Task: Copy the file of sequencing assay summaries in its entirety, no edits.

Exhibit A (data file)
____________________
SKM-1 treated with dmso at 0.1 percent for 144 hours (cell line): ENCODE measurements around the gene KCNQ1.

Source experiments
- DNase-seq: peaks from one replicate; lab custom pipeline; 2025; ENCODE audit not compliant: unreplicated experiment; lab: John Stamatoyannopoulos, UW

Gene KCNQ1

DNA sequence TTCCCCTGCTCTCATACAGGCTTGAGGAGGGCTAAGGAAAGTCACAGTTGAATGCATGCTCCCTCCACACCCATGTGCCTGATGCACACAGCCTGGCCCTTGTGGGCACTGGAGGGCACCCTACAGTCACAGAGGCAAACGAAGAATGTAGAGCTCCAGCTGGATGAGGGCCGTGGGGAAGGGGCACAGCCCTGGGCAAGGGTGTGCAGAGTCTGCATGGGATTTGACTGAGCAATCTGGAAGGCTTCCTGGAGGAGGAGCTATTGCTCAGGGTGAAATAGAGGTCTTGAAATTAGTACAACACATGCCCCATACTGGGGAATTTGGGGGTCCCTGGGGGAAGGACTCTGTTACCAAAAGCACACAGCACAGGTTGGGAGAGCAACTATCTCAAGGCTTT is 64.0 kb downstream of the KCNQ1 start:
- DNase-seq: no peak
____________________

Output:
SKM-1 treated with dmso at 0.1 percent for 144 hours (cell line): ENCODE measurements around the gene KCNQ1.

Source experiments
- DNase-seq: peaks from one replicate; lab custom pipeline; 2025; ENCODE audit not compliant: unreplicated experiment; lab: John Stamatoyannopoulos, UW

Gene KCNQ1

DNA sequence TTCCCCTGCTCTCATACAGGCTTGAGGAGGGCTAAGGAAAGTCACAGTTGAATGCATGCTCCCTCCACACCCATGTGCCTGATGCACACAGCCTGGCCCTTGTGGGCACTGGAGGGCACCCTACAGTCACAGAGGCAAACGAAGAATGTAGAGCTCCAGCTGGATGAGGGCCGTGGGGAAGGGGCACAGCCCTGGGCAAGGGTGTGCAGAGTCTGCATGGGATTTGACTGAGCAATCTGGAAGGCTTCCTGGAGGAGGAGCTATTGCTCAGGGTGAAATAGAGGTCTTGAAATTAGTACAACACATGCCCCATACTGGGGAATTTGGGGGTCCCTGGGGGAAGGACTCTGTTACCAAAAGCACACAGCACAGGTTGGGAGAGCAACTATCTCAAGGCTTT is 64.0 kb downstream of the KCNQ1 start:
- DNase-seq: no peak